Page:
OLD TOWN — Priceless artifacts from deep inside the vaults at the Chicago History Museum, including the table where Robert E. Lee surrendered to the North and Nathan F. Leopold Jr.'s eyeglasses, will star in the museum's upcoming exhibit.
"The Secret Lives of Objects" is the museum staff's chance to reveal the most prized and obscure depths of its collection of 22 million artifacts and documents.
The hope is that the artifacts will tell a bigger story of the time and place such as the tabletop where the end of the Civil War was penned.
"You are standing next to this thing and you sort of get goose bumps," said John Russick, director of curatorial affairs.
Nathan F. Leopold Jr'.s eyeglasses, a key piece of evidence in solving the murder of Bobby Franks. (courtesy of the Chicago History Museum)
The table where Robert E. Lee surrendered (courtesy of the Chicago History Museum)
Some of the items have never been showcased before, including a dry suit that was used in the effort to stop the flood of the Loop in 1992.
"As curator here, you are always torn," Russick said. "You know Chicago history so well, you know the high profile objects, but something you can get drawn to the more idiosyncratic objects, the more odd ball objects."
There is no overarching theme to the exhibit. It is purely an opportunity to let each individual object shine on its own.
The museum wanted each object to be able to tell a story and provide a glimpse into that moment in history.
The diverse collection includes the only bamboo cane that survived a Charlie Chaplin performance, a dipper from the RMS Titanic donated by a Chicago doctor who helped rescue survivors of the sinking ship and the lamp that started the Iroquois Theatre fire that killed more than 600 people in 1903.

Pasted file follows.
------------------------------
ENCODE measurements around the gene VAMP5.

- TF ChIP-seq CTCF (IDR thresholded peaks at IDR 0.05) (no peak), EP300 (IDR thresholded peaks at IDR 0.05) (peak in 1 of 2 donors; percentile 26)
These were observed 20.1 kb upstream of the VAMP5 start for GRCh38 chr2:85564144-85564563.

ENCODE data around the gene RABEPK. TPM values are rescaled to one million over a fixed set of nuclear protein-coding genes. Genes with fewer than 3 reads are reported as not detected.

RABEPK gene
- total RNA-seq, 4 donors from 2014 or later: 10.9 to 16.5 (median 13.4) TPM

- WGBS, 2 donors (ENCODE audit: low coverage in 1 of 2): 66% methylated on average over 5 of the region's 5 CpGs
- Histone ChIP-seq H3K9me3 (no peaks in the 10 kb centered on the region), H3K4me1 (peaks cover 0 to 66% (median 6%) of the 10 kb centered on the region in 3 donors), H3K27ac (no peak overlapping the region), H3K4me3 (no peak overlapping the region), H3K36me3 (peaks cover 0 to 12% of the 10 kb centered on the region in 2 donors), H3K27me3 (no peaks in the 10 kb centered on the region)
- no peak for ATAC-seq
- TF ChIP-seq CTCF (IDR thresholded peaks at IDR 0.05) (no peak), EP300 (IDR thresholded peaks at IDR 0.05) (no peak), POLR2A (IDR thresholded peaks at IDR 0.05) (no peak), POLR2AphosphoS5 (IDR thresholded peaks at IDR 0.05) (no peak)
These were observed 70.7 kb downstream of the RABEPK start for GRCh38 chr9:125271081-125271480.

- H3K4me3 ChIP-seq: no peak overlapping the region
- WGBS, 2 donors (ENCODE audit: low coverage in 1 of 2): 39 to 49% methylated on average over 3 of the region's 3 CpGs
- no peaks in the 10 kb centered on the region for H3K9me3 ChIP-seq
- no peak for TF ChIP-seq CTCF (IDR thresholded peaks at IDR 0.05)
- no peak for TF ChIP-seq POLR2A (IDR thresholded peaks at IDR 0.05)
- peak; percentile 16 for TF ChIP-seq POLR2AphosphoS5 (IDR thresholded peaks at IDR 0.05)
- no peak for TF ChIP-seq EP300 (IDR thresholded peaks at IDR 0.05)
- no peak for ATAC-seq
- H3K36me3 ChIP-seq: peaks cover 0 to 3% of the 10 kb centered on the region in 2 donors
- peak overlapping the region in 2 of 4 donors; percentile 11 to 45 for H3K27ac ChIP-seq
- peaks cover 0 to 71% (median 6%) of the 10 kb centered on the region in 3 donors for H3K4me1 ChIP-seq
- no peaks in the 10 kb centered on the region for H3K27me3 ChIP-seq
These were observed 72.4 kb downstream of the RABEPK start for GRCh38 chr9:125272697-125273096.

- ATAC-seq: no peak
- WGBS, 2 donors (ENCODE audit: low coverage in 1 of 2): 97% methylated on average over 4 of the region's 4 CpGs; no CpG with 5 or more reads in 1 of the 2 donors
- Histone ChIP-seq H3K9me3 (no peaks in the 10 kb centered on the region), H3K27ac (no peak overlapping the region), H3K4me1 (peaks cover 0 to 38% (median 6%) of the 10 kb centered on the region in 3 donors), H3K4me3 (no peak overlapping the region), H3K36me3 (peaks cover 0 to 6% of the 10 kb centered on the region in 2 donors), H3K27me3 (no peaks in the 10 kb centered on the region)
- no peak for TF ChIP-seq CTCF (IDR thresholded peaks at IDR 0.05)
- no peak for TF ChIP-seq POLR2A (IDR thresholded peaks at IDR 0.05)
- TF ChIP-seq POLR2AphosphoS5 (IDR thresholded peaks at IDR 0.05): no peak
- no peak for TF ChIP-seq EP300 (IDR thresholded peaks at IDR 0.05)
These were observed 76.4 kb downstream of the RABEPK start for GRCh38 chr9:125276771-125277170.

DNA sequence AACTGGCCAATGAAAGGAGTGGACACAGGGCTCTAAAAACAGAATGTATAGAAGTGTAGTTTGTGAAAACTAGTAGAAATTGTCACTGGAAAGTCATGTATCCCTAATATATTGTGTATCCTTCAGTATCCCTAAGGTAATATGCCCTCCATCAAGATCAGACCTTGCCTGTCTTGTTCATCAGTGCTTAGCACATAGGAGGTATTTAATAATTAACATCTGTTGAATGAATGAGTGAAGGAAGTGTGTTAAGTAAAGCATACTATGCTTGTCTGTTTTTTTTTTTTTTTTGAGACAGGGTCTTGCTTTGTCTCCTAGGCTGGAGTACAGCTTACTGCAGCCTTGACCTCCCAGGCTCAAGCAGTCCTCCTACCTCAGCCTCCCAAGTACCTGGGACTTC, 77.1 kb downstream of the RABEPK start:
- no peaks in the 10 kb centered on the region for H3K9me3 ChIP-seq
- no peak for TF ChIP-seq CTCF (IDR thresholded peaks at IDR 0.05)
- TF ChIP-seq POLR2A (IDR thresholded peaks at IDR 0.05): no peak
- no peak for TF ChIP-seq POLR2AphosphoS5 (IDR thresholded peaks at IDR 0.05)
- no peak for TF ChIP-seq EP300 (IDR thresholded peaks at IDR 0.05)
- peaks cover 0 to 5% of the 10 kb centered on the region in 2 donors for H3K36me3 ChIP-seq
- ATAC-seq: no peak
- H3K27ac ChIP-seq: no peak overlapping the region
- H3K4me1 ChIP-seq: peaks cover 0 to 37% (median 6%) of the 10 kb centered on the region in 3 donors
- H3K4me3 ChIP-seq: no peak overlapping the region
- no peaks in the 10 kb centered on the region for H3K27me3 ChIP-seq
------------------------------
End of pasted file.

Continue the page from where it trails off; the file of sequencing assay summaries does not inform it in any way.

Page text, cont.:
A dipper from the Titanic (courtesy of the Chicago History Museum)
Deciding what to include from the museum's vast collection was a challenge, Russick said, but most of the items were staff favorites that otherwise haven't fit into exhibits.
"There was an informal list of 'Wouldn't it be cool if ...' objects that we were sort of all mentally keeping," he said.
Other objects include the electric typewriter used by Ann Landers, Booth One from the Pump Room at The Ambassador East Hotel, Kaiser Wilhelm II's cigarette case and Owen Brown's Colt revolver, used in the raid on Harpers Ferry in 1859.
The lamp that sparked the Iroquois Theatre fire in 1903. (courtesy of the Chicago History Museum)
The exhibit, which opens Saturday, will run through 2016.
To help tell the stories, the museum teamed up with Manual Cinema to create a 20-minute film portraying the stories behind 10 of the most intriguing objects.
Manual Cinema is known for its cinematic shadow puppetry mixed with original music and motifs to create theatrical narratives.
"The goal is to reveal to the city some of the depth of the collection here and amazing stories about Chicago," Russick said.
A gold and diamond badge given to First Ward Ald. Michael "Hinky Dink" Kenna in 1897. (courtesy of the Chicago History Museum)
Owen Brown's Colt revolver from 1856. (courtesy of the Chicago History Museum)
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